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The most remarkable aspect of this book is the bluntness with which Gore describes the lying, criminality, manipulation and skullduggery of the Bush administration. To those who have been exposed to a view of our government beneath the public relations veil there will be no revelations., but the fact that these observations are coming from a viable, perhaps the most viable presidential candidate is significant. It will surely have an affect on the perspective of many people. My favorite line in the book, serves as a good example of how “out there” Gore is. The line appears when he is talking about the Bush activities just prior to the attacks of September 11th. He describes a seeming willful disregard of information and failure of action, and then says that he doesn’t mean to imply that the administration was in any way complicit. “Of course not!”, says Gore. This description is couched in a critique of the sad state of what Gore terms the “conversation of democracy”. Our sources of information are so corrupted that the citizenry can no longer participate effectively in the sustenance of representative democracy. The ostensible point of Gore’s book is that the internet is the last hope of the survival of representative democracy in our country. It is the last medium of communication that allows for the free flow of ideas, and if we allow the communication conglomerates to put their tiered internet access scheme into place, we might as well hang it up.
Winter, J. (2009). Gertrude is Gertrude is Gertrude. New York: Atheneum Books for Young Readers. 141694088X Gertrude is Gertrude is Gertrude is a biographical picturebook written in the style of, and about, Gertrude Stein. This is a book that needs a lot of background information to get completely. Also, because of it’s prose style, a teacher will need to read this book aloud multiple times (or encourage rereading) to help students get the meaning. (Of course, there’s nothing wrong with just sharing the book for enjoyment of the words and the way they flow either. It all depends on your goal for the day) With some beautiful lines, this book would be great to accompany sharing some of Stein’s writing. The illustrations are fun and colorful and compliment the text well. They help to provide a sense of fun and play with perspective. Activities to do with the book: After sharing this book, a teacher could encourage students to write freely, whatever thoughts go through their heads. There are a number of ways a teacher could use this book with larger individual or group projects. A teacher could assign research papers or presentations based on Modernism and the artists and writers of the school (including Gertrude Stein, Alice B. Toklas, Ernest Hemingway, Henri Matisse and Pablo Picasso), their art and the historic events. While this book could be used with a number of age groups, if a teacher chooses to share it with the upper grades, at least a few students will assume the unseen narrator is on drugs and the teacher will have to challenge students to think more deeply. Also, if any teachers out there happen to be as nerdy as me, he or she may want to try having a tea party after sharing this book by taking an hour to two to have the students go to the school library or other homey school space, dress in period clothes (maybe for extra credit) talk about literature and art of the period and maybe even read Stein’s poems and others’ works aloud in small groups. Favorite Quotes: "And now it's time for tea. Teatime is teatime. And look who's here, in time for tea." "Pages and pages and pages with words all over the pages. My goodness, what fun. What fun to write whatever words occur." "You see Miss Gertrude is a genius. And a genius is a genius. So what if no one understands a word she writes. Some day they might." For more of my reviews, visit sjkessel.blogspot.com.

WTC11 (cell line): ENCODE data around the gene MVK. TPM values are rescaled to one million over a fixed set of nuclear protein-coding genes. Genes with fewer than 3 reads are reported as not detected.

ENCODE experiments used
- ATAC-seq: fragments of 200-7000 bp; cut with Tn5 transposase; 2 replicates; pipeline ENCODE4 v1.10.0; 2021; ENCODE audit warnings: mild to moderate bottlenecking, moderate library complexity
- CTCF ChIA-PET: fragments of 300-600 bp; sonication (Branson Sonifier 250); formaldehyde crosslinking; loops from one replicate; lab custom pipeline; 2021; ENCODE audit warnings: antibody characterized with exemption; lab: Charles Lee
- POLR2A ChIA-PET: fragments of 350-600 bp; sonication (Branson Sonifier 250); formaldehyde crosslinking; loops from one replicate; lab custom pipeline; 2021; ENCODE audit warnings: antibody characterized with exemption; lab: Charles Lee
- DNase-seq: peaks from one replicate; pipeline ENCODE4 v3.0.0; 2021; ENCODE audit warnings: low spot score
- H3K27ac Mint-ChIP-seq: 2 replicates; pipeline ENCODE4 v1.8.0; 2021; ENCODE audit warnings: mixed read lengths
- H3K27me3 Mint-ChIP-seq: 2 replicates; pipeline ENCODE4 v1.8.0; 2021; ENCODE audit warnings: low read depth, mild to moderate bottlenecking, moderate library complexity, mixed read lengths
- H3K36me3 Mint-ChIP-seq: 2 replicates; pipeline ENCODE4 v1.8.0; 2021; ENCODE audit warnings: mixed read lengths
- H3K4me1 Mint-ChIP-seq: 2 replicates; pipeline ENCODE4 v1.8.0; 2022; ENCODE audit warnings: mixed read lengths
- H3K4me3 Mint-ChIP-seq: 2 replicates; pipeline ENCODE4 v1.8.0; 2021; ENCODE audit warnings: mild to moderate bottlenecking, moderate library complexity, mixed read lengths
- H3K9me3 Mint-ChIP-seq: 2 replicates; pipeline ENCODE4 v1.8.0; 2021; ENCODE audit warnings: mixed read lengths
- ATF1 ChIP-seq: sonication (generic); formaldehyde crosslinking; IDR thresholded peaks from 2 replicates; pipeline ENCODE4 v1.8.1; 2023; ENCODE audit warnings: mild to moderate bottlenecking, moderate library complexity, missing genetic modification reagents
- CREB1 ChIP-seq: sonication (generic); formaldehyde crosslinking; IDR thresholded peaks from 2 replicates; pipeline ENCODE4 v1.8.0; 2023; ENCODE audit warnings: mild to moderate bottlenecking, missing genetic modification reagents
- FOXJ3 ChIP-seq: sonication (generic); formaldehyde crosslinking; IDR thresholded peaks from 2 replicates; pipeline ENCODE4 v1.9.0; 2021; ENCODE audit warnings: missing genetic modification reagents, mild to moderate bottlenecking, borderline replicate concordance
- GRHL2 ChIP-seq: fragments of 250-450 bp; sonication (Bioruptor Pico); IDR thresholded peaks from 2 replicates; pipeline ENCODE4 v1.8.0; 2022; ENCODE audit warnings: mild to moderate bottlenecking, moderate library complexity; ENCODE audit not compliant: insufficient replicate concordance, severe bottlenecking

There are two stories being told in this book that are interwoven through alternating chapters. One is the life story of Itsik Malpesh, a Russian born Jew who fancies himself "the last Yiddish poet in America." The other is the story of a young Catholic American man who translates the written manuscript of Itsik's story from Yiddish into English. I found the translator's story and his explorations into the meaning of language to be the more interesting. Itsik, who was a victim of anti-semitism in Eastern Europe, was forced to flee his village and eventually the country. His story rings true as far as the facts of Jewish history and the conditions for Jewish immigrants to the lower east side of New York in the early part of the 20th century. But, I did not find him to be sympathetic or likable. He made a series of selfish choices during his life, each of which left him no better off and hurt others in the process. I found him hard to care about and therefore I didn't really care much about what happened to him.